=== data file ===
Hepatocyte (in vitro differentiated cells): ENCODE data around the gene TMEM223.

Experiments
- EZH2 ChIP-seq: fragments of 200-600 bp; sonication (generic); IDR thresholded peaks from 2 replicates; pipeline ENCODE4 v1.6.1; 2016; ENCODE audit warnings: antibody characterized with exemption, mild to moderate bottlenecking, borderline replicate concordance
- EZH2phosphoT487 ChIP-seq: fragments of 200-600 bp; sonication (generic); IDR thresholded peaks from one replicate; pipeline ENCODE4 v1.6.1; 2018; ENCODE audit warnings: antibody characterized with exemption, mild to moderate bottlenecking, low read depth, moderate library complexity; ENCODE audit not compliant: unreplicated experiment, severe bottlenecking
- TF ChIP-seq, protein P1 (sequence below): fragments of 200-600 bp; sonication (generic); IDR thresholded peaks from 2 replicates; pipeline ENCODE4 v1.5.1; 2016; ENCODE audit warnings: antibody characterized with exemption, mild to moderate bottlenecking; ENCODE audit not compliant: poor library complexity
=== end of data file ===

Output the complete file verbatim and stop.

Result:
Hepatocyte (in vitro differentiated cells): ENCODE data around the gene TMEM223.

Experiments
- EZH2 ChIP-seq: fragments of 200-600 bp; sonication (generic); IDR thresholded peaks from 2 replicates; pipeline ENCODE4 v1.6.1; 2016; ENCODE audit warnings: antibody characterized with exemption, mild to moderate bottlenecking, borderline replicate concordance
- EZH2phosphoT487 ChIP-seq: fragments of 200-600 bp; sonication (generic); IDR thresholded peaks from one replicate; pipeline ENCODE4 v1.6.1; 2018; ENCODE audit warnings: antibody characterized with exemption, mild to moderate bottlenecking, low read depth, moderate library complexity; ENCODE audit not compliant: unreplicated experiment, severe bottlenecking
- TF ChIP-seq, protein P1 (sequence below): fragments of 200-600 bp; sonication (generic); IDR thresholded peaks from 2 replicates; pipeline ENCODE4 v1.5.1; 2016; ENCODE audit warnings: antibody characterized with exemption, mild to moderate bottlenecking; ENCODE audit not compliant: poor library complexity